At the Ecology Action Centre, we strive to recognize and incorporate social justice issues and action in all our efforts. In terms of climate change, we recognize that not all people are affected by climate change equally. In fact, those who are already marginalized by society are affected the most. By working for climate justice, we aim to counter the social justice issues created by climate change, and to mitigate the effects of climate change in ways that also promote and enhance social justice.
What is climate justice?
Our global society distributes wealth and resources unevenly, based on class, gender, ethnicity, race, orientation, identity, religion, and geography. As a result of this, certain people’s lives and livelihoods are unjustly valued more highly than others’. Specifically, large fossil fuel companies are often given an unfair level of power and influence in political, economic, and social decision making. Likewise, the people who are affected by these decisions are often excluded from influencing them. This gap is one of the main causes of climate change, and it is also a major barrier to climate solutions. Therefore, at the same time as we are working to address climate change, we must also address the basic inequalities and injustices in our societies. They are not separate issues, but deeply connected, and must be addressed together. This is what it means to work for climate justice.
Ecology Action Centre’s Statement on Climate Justice
The impacts of climate change on ecosystems and species around the world are well documented. However, climate change is not just an environmental issue. Climate change is first and foremost a human issue. The causes, consequences, and solutions of climate change are interwoven with specific geographic, social, economic, and political conditions that are relevant locally and globally. These conditions make some populations and social groups more vulnerable to the impacts of climate change.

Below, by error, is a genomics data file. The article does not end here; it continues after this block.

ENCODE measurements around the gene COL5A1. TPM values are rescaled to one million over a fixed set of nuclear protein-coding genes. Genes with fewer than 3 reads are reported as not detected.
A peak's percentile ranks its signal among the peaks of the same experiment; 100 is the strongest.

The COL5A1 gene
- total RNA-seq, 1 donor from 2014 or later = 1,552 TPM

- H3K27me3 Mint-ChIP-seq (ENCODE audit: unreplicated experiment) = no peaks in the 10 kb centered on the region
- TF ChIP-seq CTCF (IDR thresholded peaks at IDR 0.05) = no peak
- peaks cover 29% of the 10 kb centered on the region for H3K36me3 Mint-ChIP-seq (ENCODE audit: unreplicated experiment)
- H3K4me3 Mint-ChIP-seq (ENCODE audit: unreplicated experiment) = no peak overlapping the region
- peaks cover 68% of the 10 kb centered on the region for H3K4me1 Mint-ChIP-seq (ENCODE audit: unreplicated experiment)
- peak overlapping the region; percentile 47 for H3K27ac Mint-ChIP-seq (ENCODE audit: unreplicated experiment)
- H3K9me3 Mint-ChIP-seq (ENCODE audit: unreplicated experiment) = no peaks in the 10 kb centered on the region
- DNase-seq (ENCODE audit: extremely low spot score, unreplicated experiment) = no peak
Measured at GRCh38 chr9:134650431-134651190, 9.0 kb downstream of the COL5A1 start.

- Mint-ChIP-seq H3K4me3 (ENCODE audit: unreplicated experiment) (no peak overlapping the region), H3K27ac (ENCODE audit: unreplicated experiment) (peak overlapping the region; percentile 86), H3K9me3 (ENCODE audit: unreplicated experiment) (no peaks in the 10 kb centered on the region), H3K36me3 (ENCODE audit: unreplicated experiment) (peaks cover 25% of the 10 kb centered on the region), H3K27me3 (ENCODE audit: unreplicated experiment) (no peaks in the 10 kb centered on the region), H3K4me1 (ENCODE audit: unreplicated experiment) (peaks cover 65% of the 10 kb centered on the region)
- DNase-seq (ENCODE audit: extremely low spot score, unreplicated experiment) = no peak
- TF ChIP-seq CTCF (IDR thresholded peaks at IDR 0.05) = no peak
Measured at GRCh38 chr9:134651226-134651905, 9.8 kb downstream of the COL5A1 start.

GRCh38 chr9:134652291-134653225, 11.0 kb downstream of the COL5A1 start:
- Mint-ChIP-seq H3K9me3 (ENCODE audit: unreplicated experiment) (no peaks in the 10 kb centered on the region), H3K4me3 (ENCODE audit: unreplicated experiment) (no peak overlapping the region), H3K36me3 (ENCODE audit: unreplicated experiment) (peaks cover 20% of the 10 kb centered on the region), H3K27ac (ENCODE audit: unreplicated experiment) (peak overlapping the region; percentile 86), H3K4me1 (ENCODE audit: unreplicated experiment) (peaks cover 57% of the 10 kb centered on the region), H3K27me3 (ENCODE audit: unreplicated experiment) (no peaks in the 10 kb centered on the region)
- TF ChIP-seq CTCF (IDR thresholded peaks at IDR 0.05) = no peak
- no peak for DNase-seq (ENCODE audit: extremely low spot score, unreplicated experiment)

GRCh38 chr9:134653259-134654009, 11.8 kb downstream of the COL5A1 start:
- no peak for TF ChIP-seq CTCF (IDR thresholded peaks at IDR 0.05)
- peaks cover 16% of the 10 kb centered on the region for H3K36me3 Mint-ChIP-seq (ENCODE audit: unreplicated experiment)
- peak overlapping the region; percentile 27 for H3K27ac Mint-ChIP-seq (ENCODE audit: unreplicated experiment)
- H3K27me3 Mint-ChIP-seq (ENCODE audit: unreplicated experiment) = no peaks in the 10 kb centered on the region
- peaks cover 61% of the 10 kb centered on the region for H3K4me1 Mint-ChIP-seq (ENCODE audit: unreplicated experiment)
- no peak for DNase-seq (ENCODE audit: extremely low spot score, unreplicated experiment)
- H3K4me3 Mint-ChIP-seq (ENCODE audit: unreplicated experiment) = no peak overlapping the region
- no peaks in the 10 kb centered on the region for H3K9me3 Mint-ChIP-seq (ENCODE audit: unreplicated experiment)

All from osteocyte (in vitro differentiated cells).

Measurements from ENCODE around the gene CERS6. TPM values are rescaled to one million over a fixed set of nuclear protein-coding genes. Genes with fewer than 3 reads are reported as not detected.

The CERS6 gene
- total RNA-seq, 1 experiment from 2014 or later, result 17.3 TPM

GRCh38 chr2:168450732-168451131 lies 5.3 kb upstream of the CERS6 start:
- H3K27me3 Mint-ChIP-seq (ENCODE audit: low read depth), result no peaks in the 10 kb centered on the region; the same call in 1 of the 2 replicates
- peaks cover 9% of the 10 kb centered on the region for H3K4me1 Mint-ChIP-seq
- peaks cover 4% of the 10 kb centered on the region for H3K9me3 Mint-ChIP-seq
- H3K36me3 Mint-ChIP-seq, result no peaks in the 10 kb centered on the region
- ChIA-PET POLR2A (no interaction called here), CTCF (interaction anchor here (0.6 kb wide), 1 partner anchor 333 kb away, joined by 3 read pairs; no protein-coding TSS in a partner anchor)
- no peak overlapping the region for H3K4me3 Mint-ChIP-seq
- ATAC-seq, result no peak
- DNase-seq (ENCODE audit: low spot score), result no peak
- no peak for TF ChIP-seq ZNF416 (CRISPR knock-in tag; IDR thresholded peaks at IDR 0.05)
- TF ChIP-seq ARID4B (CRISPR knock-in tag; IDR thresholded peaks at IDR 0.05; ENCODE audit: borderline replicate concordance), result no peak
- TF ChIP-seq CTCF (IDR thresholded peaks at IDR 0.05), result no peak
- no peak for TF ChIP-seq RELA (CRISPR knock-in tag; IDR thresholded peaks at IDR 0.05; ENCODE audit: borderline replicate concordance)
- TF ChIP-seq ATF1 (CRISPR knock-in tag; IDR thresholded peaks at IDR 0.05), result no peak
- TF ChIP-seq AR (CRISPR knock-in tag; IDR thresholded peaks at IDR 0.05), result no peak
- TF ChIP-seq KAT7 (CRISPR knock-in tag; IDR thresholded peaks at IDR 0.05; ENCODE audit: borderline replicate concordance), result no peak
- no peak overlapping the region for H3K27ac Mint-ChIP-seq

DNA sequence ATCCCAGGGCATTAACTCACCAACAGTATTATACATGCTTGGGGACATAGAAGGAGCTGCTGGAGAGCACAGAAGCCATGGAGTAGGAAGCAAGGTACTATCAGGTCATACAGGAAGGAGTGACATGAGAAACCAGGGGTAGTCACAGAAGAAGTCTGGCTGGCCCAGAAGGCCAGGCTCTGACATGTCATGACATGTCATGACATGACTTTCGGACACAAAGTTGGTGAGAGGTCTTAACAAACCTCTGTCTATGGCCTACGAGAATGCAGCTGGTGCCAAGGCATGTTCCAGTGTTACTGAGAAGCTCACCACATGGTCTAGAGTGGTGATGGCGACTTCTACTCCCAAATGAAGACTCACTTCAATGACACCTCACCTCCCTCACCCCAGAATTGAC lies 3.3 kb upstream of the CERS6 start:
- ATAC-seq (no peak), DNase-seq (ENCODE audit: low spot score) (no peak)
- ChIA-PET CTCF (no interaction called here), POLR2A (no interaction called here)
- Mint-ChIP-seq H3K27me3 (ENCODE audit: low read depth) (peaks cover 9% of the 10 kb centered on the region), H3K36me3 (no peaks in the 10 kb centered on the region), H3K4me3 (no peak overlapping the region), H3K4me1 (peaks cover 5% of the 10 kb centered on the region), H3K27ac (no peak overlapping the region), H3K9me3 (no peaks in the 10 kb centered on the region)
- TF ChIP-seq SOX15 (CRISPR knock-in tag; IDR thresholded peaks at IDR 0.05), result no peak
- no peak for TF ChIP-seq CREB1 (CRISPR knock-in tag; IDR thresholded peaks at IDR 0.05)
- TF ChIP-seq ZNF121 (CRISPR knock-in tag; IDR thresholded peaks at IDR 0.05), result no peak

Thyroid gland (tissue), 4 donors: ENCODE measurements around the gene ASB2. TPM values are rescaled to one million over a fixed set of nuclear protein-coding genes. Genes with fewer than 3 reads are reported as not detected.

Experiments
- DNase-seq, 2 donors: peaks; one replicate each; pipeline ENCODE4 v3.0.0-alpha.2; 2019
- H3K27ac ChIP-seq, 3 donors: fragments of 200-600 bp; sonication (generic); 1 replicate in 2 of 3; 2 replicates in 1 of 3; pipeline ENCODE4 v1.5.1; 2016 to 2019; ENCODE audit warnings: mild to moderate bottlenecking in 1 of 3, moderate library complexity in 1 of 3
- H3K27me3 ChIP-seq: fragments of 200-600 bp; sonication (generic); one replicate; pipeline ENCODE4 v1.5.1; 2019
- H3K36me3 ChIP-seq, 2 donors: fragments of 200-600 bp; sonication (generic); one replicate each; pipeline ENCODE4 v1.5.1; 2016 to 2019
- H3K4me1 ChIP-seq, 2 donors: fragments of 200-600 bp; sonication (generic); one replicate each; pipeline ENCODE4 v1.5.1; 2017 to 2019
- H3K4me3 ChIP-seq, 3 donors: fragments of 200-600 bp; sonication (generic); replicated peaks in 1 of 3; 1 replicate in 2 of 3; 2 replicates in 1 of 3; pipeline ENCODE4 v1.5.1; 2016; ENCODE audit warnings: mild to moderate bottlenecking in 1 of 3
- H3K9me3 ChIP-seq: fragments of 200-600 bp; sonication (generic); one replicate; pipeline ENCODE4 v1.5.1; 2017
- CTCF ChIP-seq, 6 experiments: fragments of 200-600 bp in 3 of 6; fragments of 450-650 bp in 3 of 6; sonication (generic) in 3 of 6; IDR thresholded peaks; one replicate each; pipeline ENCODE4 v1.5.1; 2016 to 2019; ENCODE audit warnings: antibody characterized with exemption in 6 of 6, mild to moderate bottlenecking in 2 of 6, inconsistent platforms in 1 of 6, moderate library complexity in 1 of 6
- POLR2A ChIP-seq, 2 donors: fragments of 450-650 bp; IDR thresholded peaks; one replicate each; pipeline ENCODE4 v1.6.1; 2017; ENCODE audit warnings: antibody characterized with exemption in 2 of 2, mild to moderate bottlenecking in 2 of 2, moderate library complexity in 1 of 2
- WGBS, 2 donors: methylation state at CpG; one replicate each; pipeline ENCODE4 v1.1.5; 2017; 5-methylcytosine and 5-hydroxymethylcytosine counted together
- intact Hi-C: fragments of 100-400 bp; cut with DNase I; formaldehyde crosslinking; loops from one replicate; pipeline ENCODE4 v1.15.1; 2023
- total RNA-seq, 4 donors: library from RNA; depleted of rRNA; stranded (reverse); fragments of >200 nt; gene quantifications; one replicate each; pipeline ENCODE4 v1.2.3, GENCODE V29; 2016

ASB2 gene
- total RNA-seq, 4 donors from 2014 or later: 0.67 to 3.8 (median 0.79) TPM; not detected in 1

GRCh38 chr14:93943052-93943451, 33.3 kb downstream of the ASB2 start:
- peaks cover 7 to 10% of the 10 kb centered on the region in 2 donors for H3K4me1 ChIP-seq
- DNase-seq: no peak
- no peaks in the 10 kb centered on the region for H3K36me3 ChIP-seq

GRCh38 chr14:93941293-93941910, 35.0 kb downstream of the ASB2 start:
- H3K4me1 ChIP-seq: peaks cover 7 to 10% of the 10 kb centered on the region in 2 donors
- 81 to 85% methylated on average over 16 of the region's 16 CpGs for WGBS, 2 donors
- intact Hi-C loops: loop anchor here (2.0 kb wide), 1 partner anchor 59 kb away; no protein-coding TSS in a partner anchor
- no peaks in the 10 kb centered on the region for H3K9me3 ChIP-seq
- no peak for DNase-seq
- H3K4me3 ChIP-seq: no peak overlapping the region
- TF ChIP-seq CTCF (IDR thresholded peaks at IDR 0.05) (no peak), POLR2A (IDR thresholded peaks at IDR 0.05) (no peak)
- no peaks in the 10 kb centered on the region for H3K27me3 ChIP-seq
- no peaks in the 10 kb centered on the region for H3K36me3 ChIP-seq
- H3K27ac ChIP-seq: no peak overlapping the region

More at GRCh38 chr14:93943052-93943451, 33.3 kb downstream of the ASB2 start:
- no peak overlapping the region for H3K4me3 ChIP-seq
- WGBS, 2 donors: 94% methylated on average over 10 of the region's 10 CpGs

Indigenous people, people who receive a low income, racialized people, people with different physical abilities, children and elderly people, people of certain religious beliefs, women, people living in socially or geographically vulnerable places, people living subsistence based lifestyles, and future generations will be particularly affected by impacts of climate change such as drought, floods, extreme weather events, and reduced food and water security. As these defining features are often overlapping and compounding, certain people and populations can be vulnerable to climate change in different ways.
Social justice is as much a pillar of confronting climate change as are scientific understanding, ecological awareness, indigenous ways of understanding, behavioural and technological solutions, and environmentally sensitive public policy.
The Ecology Action Centre confronts climate change every day with its projects and campaigns. By working for climate justice, we address the need to recognize and incorporate social justice issues and action into all our efforts. In this way, we aim to counter the social justice issues created by climate change and mitigate the effects of climate change in ways that also promote and enhance social justice.
Read the rest of the EAC’s Climate Justice at: